A post-war description of the building states that Bellfair was a three-story building, the lower two stories constructed of stone and the uppermost story of frame. The top floor was used as a store and post office. The lower level contained the mill machinery and the middle floor housed the millstones where wheat and corn were ground into flour and meal. This was a typical arrangement for this type of facility. Operation of the mill from the late nineteenth century onward seems to have been sporadic. Exactly when Bellfair ceased functioning isn’t known. Presumably, it quietly deteriorated and was never restored.

Brooke’s Mill, Brent’s Mill, and Ravenswood Mill were all built of Aquia freestone. Around 1929, these were dismantled and the stone sold to the builders of the National Cathedral. It can still be seen in the Bishop’s Garden there where it was utilized in the construction of walls, a gazebo, and other garden features.

Aquia freestone used in Bishop’s Garden entrance


The mills left because the technology and transportation had improved the way people got their flour and meal. Earlier, grist mills were scattered throughout the county and they ground the wheat and corn brought there by local farmers. Nearly all of them were water-powered, which could be challenging since operating the mill was dependent upon adequate water flow – no water, no grinding. Some of these buildings were also fitted out to saw lumber, the issue with water availability impacting that operation, too. By the early 20th century, some mills had converted from water power to gas or Diesel engines to run the equipment. Some people complained about that because they said that the flour and/or meal tasted like exhaust. In the meantime, large merchant mills, which bought and ground grain by the ton, were increasing in number. Some of them were powered by water and some by steam, but they produced large quantities of what was called “product,” a term for flour or meal. The roads were improving, which made transportation easier, the old local water-driven mills couldn’t compete with the big merchant mills, and it was simply easier for a person to buy a sack of flour from one of the multitudes of country stores then existing. Maintaining a water-powered mill was also costly and they had a bad habit of being washed out in floods or catching fire.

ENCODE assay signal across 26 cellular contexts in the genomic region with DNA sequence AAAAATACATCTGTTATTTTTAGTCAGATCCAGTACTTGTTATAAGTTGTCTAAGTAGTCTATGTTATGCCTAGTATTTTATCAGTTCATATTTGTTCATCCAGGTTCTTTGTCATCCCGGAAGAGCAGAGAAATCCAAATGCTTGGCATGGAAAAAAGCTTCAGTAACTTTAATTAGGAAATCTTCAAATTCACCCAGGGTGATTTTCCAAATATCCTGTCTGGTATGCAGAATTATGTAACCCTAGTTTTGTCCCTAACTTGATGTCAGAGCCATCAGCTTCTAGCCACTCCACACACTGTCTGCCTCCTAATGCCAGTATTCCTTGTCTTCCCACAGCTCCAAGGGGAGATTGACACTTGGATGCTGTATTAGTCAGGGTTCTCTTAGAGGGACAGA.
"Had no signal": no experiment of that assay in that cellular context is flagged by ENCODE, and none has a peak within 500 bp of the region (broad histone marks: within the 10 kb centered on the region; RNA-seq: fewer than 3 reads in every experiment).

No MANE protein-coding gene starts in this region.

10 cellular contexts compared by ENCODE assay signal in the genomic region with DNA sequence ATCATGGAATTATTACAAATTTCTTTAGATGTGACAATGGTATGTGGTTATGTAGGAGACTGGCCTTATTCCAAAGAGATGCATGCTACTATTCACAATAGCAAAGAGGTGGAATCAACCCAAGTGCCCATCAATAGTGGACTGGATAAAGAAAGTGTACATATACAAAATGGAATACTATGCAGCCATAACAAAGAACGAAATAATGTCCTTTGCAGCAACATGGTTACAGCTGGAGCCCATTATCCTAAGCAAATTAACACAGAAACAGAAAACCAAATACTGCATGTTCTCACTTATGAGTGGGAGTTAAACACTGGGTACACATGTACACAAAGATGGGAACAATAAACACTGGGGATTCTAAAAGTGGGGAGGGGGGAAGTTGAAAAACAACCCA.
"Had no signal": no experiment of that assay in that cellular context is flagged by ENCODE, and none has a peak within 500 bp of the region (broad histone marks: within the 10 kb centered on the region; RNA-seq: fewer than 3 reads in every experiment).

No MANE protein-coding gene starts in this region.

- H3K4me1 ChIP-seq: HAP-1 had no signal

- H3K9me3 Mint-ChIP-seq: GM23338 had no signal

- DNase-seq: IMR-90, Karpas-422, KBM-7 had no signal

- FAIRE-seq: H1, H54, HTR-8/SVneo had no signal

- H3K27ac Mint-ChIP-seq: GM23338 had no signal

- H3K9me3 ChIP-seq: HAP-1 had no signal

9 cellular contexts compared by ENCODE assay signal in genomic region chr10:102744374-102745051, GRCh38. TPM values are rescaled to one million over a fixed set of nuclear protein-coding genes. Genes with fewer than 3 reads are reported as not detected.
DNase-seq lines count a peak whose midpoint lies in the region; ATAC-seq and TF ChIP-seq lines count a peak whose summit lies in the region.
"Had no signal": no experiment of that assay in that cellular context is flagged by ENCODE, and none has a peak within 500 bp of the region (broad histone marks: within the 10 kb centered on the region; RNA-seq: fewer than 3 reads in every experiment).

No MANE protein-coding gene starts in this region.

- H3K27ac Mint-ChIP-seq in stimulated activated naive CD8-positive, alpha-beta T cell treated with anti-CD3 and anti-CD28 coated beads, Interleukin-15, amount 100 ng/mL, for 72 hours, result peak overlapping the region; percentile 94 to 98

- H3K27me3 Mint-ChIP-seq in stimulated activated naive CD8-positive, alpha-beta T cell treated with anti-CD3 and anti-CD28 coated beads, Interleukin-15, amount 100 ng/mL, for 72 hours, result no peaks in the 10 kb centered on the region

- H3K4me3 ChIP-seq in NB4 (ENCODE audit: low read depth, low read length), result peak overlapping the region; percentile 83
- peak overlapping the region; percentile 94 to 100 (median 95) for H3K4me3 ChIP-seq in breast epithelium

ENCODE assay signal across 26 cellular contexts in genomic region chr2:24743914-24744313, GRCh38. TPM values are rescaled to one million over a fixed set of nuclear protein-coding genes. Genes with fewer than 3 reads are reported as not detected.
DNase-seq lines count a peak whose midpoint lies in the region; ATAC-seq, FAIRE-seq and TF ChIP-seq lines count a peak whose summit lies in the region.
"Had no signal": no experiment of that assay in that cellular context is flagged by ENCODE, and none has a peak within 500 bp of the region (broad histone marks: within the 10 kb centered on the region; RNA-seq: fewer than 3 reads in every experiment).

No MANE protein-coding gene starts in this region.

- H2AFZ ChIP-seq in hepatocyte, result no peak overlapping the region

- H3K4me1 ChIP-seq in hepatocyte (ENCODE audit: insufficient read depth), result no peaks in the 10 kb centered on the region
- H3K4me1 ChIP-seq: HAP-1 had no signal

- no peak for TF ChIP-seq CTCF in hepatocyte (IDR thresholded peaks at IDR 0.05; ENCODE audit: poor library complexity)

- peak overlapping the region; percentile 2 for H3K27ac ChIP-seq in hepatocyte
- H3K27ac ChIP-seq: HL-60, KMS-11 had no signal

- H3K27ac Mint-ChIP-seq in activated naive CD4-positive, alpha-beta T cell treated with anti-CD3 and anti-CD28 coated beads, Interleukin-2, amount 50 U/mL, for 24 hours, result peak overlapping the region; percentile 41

Brent’s Mill burned around 1900 leaving nothing but the shell. It simply wasn’t worth rebuilding. The image of Brooke’s Mill that was used on a c.1909 postcard shows the building abandoned. We know almost nothing about the Ravenswood Mill other than it existed. Towson’s Mill, which used to stand in the big bend on Coal Landing Road, disappeared at about the same time as the other three. From what we can tell, that building saw little to no use after the Civil War. We don’t know with certainty that the Cathedral got that stone, as well, but we’re guessing that it did.

Photos of Brent’s mill, maybe taken in the 1890s or so and one taken around 1901 after the fire.

Brent’s Mill
Brent’s Mill after the fire